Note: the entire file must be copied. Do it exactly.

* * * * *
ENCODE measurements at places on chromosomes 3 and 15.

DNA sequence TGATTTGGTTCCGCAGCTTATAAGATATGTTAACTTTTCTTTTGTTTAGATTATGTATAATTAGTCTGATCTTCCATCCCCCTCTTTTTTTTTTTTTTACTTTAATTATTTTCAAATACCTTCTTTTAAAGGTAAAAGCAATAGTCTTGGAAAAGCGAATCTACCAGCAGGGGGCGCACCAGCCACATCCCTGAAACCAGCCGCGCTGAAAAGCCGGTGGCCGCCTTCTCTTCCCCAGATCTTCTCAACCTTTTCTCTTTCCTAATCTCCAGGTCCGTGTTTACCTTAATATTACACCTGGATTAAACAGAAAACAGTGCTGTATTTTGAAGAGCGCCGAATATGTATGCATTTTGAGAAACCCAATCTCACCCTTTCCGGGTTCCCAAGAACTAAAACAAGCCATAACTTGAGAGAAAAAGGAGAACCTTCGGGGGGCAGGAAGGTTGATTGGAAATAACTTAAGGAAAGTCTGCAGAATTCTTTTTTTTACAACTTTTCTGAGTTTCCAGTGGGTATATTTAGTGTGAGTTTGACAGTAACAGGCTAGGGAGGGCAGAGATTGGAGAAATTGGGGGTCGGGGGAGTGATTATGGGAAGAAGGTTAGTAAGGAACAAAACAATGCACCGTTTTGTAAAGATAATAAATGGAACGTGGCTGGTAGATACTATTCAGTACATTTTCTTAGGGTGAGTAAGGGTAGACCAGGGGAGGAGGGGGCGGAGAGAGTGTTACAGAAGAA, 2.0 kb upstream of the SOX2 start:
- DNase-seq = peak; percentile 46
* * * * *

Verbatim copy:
ENCODE measurements at places on chromosomes 3 and 15.

DNA sequence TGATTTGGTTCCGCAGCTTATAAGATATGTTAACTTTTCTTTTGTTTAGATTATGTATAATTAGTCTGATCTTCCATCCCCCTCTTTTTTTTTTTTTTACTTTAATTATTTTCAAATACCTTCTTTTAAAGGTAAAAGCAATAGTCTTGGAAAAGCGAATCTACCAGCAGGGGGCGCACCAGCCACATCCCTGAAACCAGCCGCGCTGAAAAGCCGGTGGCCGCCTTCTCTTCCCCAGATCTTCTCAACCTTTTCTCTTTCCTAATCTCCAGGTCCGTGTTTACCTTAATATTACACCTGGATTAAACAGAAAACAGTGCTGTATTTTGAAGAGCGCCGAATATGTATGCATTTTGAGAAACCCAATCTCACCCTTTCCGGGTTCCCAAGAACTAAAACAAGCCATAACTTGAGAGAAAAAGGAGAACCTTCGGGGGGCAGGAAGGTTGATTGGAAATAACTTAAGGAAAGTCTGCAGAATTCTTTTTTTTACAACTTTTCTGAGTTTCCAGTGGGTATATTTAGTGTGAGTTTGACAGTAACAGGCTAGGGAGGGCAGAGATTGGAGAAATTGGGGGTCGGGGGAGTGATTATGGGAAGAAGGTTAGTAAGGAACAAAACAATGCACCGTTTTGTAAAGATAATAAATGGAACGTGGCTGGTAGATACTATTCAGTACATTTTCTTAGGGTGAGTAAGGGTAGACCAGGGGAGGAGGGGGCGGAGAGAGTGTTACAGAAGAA, 2.0 kb upstream of the SOX2 start:
- DNase-seq = peak; percentile 46